In my last ti morceau I noted that three types of priest can serve as institutional head of a diocese: a bishop, a plain old diocesan administrator, and an apostolic administrator named by the Pope. Even though the Diocese of Baton Rouge is a relatively young one by worldwide standards, we’ve been headed by all three kinds over the 53 years of our history.
But administrators are always understood to be temporary. The proper shepherd of any portion of the people of God – that territorial division within the Church universal which is known as a “diocese” – is its own bishop.
As I mentioned a few months ago in a morceau, a bishop takes the place of Christ Himself and thus acts as His representative within the community. While a popular title of the Pope is “Vicar of Christ,” the Church teaches this role properly applies to each bishop for his own diocese (see the Catechism of the Catholic Church, in arts. 894 and 1560, for example). The bishop is not the delegate of the Pope; rather, he is in his own right a successor to the apostles. He is empowered sacramentally to safeguard the faith and undertake every task of ministry, and so lead the faithful in his care.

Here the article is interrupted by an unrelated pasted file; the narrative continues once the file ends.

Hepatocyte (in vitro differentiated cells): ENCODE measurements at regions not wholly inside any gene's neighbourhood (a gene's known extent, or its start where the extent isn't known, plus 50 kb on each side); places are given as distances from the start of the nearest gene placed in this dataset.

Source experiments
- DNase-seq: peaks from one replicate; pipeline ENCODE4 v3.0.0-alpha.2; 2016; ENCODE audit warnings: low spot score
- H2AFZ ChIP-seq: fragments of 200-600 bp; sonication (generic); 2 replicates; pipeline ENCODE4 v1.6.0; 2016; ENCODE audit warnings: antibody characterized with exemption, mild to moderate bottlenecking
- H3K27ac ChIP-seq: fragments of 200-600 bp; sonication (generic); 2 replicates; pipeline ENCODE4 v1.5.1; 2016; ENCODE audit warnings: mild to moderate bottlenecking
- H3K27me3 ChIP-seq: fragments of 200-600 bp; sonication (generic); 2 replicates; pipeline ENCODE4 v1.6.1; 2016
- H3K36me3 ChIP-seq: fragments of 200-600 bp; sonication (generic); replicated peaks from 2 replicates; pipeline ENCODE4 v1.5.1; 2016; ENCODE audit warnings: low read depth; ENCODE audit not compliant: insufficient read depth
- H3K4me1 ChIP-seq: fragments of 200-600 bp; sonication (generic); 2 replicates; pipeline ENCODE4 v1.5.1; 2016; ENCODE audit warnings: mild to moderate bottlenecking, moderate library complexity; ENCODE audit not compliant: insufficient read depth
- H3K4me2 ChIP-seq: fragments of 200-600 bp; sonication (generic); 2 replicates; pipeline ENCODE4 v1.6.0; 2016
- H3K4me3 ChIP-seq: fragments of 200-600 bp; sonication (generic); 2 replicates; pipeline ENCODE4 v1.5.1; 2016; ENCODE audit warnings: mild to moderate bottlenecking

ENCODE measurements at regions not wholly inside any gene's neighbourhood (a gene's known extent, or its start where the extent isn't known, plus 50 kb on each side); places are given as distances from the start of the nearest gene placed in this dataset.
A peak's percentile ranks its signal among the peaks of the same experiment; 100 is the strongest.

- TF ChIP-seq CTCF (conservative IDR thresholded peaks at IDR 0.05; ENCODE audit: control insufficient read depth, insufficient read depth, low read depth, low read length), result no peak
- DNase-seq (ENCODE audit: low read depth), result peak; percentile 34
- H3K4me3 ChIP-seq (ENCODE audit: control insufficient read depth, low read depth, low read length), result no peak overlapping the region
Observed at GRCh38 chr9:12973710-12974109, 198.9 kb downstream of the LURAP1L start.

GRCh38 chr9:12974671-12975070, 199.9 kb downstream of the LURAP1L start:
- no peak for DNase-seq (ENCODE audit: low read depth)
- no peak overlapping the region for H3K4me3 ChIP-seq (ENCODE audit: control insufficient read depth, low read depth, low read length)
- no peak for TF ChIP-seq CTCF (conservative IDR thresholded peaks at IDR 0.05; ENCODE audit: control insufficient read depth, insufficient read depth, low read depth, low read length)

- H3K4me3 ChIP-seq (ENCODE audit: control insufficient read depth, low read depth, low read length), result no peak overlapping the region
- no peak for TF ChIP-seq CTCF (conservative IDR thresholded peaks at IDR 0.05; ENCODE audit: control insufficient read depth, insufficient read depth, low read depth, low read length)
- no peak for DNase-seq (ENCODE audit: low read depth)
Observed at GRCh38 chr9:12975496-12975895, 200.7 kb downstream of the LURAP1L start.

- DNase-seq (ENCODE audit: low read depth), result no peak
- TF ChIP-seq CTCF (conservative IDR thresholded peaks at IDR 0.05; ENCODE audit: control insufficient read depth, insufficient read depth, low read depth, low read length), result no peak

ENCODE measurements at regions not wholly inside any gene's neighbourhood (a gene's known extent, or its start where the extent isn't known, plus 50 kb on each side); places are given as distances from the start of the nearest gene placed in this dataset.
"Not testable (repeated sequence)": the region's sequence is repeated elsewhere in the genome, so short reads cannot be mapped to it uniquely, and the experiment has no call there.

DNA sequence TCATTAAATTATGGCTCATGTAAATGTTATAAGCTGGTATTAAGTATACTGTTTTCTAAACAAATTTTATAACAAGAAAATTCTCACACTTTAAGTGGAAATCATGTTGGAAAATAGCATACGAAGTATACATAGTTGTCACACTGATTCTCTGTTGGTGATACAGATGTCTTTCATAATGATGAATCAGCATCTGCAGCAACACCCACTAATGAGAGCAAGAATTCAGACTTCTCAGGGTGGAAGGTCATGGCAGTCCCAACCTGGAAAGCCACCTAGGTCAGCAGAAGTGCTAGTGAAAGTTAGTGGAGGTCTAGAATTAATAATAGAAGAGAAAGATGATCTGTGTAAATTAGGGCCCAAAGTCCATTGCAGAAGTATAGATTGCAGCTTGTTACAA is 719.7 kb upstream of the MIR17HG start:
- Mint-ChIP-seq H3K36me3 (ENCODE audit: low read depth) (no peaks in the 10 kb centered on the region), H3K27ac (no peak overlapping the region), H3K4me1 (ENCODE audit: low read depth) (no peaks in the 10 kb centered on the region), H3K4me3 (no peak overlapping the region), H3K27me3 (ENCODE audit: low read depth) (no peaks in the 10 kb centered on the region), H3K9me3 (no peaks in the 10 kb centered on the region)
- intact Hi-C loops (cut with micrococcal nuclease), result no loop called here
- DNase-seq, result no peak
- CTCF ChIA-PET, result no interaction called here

True, a bishop must always act lawfully, and this means above all keeping communion with the Holy Father and the other members of the college of bishops. This unity of faith and purpose with the Pope and other bishops of the Church provides the diocesan family of faith a reliable leader, someone joined to the other successors of the apostles, that group of high priests which has the shared authority and responsibility for leading the entire Church until the end of time.
In the next few morceaux, we’ll speak a little more about the way in which bishops lead the flock entrusted to them. As you might suspect, the job description is a pretty daunting one! Thank goodness the Holy Spirit gives special graces to those who are called to this special ministry!